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Heartbeat: Is biologic age best defined by exercise capacity?
  1. Catherine M Otto
  1. Correspondence to Professor Catherine M Otto, Division of Cardiology, University of Washington, Seattle, WA 98195, USA; cmotto@u.washington.edu

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Currently, primary prevention of cardiovascular (CV) disease is targeted towards patients at higher risk of adverse events based on scores derived from a combination of clinical factors such as age, sex, hypertension, diabetes, smoking, cholesterol levels and other co-morbidites. The concept of biologic age as an approach to risk stratification was first proposed based on anatomic evidence of subclinical coronary artery disease in asymptomatic patients. The hypothesis that anatomic measures of vascular disease better reflect the patient's biologic, rather than chronologic, age is supported by the additive predictive value of coronary calcium scores. However, the clinical utility of vascular imaging for primary prevention remains controversial. In addition, focusing on vascular anatomy alone may not fully describe the degree of vascular disease. Little attention has been directed to physiologic measures of biologic age as predictors of CV outcome.

In this issue of Heart, the relationship between exercise capacity and CV outcomes was assessed in a retrospective cohort study of over 57 thousand adults (without known coronary artery disease or heart failure) who underwent exercise stress testing at a single institution over an 18 year period (see page 431). Although exercise capacity decreased with age as expected, higher exercise capacity was associated with greater survival in all age groups based on endpoints of all cause mortality at 10 years (n=6356) and myocardial infarction (n=1646) at 5 years follow-up (figure 1). When exercise capacity was used to define biologic age based on linear parametric models for mortality risk, variation by up to 3 decades was seen within each age decile. The authors propose that “biologic age may be a useful clinical tool for facilitating patient discussion regarding the impact of exercise capacity on long-term risk.” This concept is illustrated with a graph (and equations) for expected exercise capacity and a look-up table for determining biologic age based on actual exercise capacity, stratified by age and gender. A video abstract provides a quick summary and discussion of these results.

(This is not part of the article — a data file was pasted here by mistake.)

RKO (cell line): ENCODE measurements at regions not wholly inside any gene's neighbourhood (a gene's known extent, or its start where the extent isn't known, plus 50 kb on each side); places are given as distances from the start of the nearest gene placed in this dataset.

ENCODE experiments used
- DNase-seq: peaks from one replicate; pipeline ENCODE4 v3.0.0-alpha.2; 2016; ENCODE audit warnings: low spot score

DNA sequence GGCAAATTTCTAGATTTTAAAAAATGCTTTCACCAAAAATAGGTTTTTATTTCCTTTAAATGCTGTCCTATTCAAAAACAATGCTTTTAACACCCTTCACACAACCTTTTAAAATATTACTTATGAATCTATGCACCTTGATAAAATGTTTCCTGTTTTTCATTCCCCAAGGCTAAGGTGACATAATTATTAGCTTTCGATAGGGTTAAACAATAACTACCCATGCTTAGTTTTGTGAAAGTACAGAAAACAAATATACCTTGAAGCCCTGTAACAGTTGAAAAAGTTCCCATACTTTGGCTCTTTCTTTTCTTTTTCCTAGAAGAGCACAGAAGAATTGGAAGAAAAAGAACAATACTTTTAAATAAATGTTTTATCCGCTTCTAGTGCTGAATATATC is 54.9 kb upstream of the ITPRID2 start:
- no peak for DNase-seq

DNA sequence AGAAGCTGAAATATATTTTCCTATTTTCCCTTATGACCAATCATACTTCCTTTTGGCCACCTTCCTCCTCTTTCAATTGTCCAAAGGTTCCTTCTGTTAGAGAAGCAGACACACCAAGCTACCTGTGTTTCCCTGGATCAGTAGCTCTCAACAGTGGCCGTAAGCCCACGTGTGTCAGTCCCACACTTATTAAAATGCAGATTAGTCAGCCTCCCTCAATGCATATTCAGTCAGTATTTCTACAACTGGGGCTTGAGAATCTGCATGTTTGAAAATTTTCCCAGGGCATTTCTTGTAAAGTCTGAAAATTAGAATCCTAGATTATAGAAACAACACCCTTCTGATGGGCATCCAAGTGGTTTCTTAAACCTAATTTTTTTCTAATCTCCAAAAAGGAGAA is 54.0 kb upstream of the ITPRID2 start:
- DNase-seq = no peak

Figure 1

Adjusted hazard ratios for mortality and MI associated with increasing METS categories in the total cohort and by age groups. Per-MET HR available in online supplementary materials. 95% CIs shown by error bars. P-interaction denotes significance of interaction between age and exercise capacity for each outcome. Notably, older age consistently and progressively attenuated the association between exercise capacity and mortality (Pinteraction<0.01), but not the association between exercise capacity and MI (Pinteraction=0.35). Models adjusted for age, gender, race, resting heart rate, resting systolic and diastolic blood pressure, history of diabetes, hypertension, obesity, smoking, family history of CAD, medications for treatment of hypertension, hyperlipidaemia and COPD, and indication for stress testing. METS, metabolic equivalents; MI, myocardial infarction; CAD, coronary artery disease; COPD, chronic obstructive pulmonary disease.

In the accompanying editorial, Budoff (see page 415) notes that all the patients in this large cohort had exercise testing for clinical indications, including symptoms of chest pain (62%), shortness of breath (9%), or preoperative evaluation (2%), so that the applicability of this data to asymptomatic adults is not clear. He further challenges the authors' conclusion that exercise testing is useful for risk stratification of asymptomatic adults. On the other hand, “for the symptomatic population, this is a clever, readily available test to help patients understand their CV risk and relative age, and hopefully promote better behaviours to improve exercise capacity and thus morbidity and mortality.”

Exercise testing is increasingly used for evaluation of older patients with suspected heart disease but it often is challenging to determine whether an apparently reduced exercise capacity or abnormal hemodynamic response is due to normal aging or an underlying disease process. Thus, a detailed understanding of exercise physiology with aging is important for two reasons: (1) use of exercise capacity a marker of cardiovascular risk and (2) interpretation of potentially abnormal hemodynamic changes in patients with suspected cardiovascular disease. The changes in pulmonary artery (PA) systolic and wedge pressures (PAWP) with exercise in older adults are of particular interest as exaggerated increases during exercise might indicate LV diastolic dysfunction. Wright and colleagues (see page 438) performed right heart catheterization during cycle ergometry exercise in 28 healthy volunteers (mean age 55 years, 43% women) and found that with light exercise PAWP increased from 11±3 mm Hg at baseline to 22±5 mm Hg early after starting exercise (p<0.01) and then declined to to 17±5 mm Hg as light exercise was sustained. Similar results were seen with moderate exercise (figure 2). With either light or moderate exercise, PA pressures peaked after an average 3 minutes of exercise and then declined significantly after 7 minutes of sustained exercise.